This essay is from the larger roundtable, "Unlearning Imperialism: Responses to Ariella Aïsha Azoulay's Potential History."
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Imagine robots going on strike.
Imagine artificial intelligent machines refusing to perform.
Think about a group of AI beings refusing to compute numbers or execute their pre-programmed tasks. Imagine a group of automated machines boycotting an assembly line. Imagine all automated financial advisors refusing to scan and predict the best portfolio or stock based on relevant financial and market data. Imagine drones refusing to fly, refusing to fire missiles, refusing to surveille borders and to patrol communities. Imagine bots withdrawing from analyzing medical data, filtering our social networks, or recognizing our voices and faces when we use our personal phones.
Yes, let’s admit it, a scenario like this is not so difficult imagine; doesn’t require much imagination. We have seen this movie before. Many times, in fact. The idea of a robot uprising, a revolt or a robot strike is as old as our ideas about robots and early automatons. An authentic Robocapocalypse: a scenario in which machines become self-aware and start planning to take over the world; robots going out of control executing a full-blown attack on humanity.
I agree, this is a quite familiar narrative that requires very little imagination. Even if we go back when the word robot first appeared in 1921 in Karel Čapek’s original play Rosum’s Universal Robots, robots formed a revolutionary strike aimed at emancipating from the oppression, and army to destroy the “human race.” A narrative that certainly echoes Mary Shelley’s Frankenstein and set the tone of all Western characterizations of robots as slaves straining against their human master: Terminator, HAL 9000, Blade Runner’s replicants, to name a few popular examples.
But I would like to propose to imagine the possibility of a robot strike from a different lens. A lens that is attuned with the kind of radical imagination that Ariella Azoulay’s book calls for. An act of imagination that it is not a mere reenactment of imperialist narratives but an onto-epistemic project—as Azoulay calls it—in which violence (for which we are all complicit) can be reversed. I would try, then, to think-with Azoulay what could it mean to unlearn these imperial robocapocalyptic narratives and to rehearse a “potential history” of robotics and artificial life.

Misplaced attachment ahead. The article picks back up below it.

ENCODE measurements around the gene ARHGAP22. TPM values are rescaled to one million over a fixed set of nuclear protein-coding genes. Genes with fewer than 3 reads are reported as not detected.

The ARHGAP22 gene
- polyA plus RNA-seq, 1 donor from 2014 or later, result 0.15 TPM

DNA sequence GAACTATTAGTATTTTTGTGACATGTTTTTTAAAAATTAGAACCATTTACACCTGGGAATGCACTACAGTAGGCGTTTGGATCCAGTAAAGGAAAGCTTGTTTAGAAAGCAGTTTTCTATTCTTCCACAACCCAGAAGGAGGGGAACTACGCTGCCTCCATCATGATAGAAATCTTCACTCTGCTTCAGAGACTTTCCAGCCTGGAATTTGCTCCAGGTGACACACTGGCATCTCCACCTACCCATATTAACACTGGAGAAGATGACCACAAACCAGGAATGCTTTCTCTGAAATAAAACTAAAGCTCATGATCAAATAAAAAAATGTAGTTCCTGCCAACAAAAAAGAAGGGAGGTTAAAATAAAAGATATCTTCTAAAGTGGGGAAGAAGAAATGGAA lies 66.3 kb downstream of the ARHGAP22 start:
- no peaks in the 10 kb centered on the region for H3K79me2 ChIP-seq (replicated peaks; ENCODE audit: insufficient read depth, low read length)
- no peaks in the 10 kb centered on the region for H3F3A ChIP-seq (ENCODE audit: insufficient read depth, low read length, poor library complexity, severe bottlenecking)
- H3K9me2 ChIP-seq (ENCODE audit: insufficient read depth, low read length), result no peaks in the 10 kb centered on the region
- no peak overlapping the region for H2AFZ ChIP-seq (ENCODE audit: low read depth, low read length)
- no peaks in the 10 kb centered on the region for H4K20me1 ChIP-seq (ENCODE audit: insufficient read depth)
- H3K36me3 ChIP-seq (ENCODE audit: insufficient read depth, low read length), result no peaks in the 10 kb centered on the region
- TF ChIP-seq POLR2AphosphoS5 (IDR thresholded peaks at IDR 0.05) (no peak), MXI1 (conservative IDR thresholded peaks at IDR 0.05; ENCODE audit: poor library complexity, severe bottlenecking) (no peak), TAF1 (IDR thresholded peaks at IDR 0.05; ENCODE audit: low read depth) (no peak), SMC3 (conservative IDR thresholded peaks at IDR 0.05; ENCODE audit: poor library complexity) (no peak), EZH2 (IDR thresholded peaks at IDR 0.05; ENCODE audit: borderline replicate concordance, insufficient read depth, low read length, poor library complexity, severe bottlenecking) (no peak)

Ariella’s book is not only a thorough analysis and study of the ways in which imperialism has segmented populations, shuttered communities, plunder people’s culture and modes of lives, but—above all—is an emphatic, urgent, and elaborated call to action to repair our broken world. A call to act, not today for a better tomorrow, but to act “yesterday”–outside the temporality of progress and the future-thinking and destructive rhetoric that imperialism has devised for us. A call “to rewind,” to begin the reparation of our world by looking at the past and the institutions, the tools and the political devices that facilitated not only the destruction of worlds, people and objects, but fundamentally initiated what she calls the “production of carelessness” for our common world.
But how to begin to act in the past? one may ask. Azoulay is quite clear and straight forward about that: by unlearning, withdrawing, disowning, striking, disengaging; and at the same time by imagining and rehearsing spaces for reparation.
Azoulay proposes to unlearn those institutions that make our word: the archive, the museum, and a variety of political devices such as sovereignty, human rights, democracy, independence, or occupation. However, the generosity of her book is that it also allows us to imagine all other possible spaces for intervention in which we can operate reparations–begging with own disciplines and fields of expertise.
That is precisely what I thought to do here. I decided to use Azoulay’s work as my companion in a journey to unlearn the imperialisms performed by digital technologies, and to imagine scenarios within my own art and scholarly practice in which we can exercise the “principle of reversibility” that she calls for.